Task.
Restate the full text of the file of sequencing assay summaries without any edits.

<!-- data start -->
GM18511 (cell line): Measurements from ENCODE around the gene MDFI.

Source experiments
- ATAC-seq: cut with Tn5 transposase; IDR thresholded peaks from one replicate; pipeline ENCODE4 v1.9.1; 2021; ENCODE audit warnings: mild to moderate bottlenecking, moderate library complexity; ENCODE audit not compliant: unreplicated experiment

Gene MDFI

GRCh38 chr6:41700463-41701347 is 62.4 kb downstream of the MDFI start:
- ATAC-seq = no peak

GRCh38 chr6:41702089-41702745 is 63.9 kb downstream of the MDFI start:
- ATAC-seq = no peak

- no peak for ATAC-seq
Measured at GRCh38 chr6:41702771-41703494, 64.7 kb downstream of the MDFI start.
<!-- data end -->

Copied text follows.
GM18511 (cell line): Measurements from ENCODE around the gene MDFI.

Source experiments
- ATAC-seq: cut with Tn5 transposase; IDR thresholded peaks from one replicate; pipeline ENCODE4 v1.9.1; 2021; ENCODE audit warnings: mild to moderate bottlenecking, moderate library complexity; ENCODE audit not compliant: unreplicated experiment

Gene MDFI

GRCh38 chr6:41700463-41701347 is 62.4 kb downstream of the MDFI start:
- ATAC-seq = no peak

GRCh38 chr6:41702089-41702745 is 63.9 kb downstream of the MDFI start:
- ATAC-seq = no peak

- no peak for ATAC-seq
Measured at GRCh38 chr6:41702771-41703494, 64.7 kb downstream of the MDFI start.